One way of quantifying the hit is to look at how much higher energy bills will be, based on forward gas prices. Utilities analysts at Goldman Sachs calculate customers will have to pay 1.3 trillion euros more next year than last year – even if prices are capped at a level that stops power generators making excess profits.

Of course, other parts of the world have been hurt. Japan relies on liquefied natural gas (LNG) and developing countries are being priced out of the gas market while facing soaring coal prices. But the United States and China are doing better. America is a big winner because it is filling the hole left by Russia, supplying Europe with shale gas at eye-popping prices.

China doesn’t produce much oil and gas at home. But it is better placed than Europe, says Alastair Syme, Citigroup’s global head of energy research. The People’s Republic has cut down some gas imports and filled the gap with domestically mined coal. What’s more, it has been buying Russian oil at a discount to the global market price. In future it should be able to get big discounts on Russian gas too, as the Kremlin won’t have any other big buyers to turn to.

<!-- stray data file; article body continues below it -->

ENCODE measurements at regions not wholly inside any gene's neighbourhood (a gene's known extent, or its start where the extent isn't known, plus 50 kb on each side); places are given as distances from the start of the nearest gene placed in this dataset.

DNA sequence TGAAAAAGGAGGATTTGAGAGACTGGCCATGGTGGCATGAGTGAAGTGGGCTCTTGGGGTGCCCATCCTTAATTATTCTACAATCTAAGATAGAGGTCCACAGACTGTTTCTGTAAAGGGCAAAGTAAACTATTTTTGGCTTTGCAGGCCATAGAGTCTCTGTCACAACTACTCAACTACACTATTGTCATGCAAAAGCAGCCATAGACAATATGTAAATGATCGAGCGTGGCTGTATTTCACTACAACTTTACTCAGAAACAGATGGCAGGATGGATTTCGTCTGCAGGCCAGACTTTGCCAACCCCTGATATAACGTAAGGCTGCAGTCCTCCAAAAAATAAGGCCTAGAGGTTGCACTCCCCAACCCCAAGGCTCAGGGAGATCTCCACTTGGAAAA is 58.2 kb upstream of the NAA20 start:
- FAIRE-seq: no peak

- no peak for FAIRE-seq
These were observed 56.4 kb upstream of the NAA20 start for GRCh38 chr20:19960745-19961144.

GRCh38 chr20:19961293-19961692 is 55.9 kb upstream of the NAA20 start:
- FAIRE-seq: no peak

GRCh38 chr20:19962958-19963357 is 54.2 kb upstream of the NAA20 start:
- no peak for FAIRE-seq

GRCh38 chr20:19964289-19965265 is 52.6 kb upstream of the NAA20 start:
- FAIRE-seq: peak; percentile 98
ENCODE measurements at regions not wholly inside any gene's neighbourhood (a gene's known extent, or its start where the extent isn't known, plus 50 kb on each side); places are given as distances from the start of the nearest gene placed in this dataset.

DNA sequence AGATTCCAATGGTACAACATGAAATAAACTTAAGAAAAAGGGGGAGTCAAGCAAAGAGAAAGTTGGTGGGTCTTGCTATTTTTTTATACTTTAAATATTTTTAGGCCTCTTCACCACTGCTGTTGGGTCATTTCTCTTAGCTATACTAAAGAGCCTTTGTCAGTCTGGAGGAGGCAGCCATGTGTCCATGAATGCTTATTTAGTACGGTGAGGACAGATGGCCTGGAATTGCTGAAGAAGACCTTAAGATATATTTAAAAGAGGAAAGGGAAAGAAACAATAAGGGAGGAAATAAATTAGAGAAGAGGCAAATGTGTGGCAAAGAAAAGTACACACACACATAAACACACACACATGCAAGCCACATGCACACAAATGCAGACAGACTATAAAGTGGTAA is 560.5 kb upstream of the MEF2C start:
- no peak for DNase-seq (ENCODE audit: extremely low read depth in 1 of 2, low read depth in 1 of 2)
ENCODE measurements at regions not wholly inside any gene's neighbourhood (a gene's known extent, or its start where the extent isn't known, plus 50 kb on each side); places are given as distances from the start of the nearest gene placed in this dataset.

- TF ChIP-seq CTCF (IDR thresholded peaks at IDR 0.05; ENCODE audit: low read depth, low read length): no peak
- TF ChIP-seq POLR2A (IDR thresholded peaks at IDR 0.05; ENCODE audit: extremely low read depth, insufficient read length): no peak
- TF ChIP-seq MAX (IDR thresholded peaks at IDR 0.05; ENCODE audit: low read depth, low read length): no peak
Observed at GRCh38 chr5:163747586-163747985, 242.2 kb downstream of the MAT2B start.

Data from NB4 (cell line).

Europe was always going to pay a high price for going cold turkey on Russian gas, having ignored the warning signals when Putin invaded Georgia in 2008 and annexed Crimea in 2014. The desperate scramble to find alternative gas supplies has pushed prices to stratospheric levels.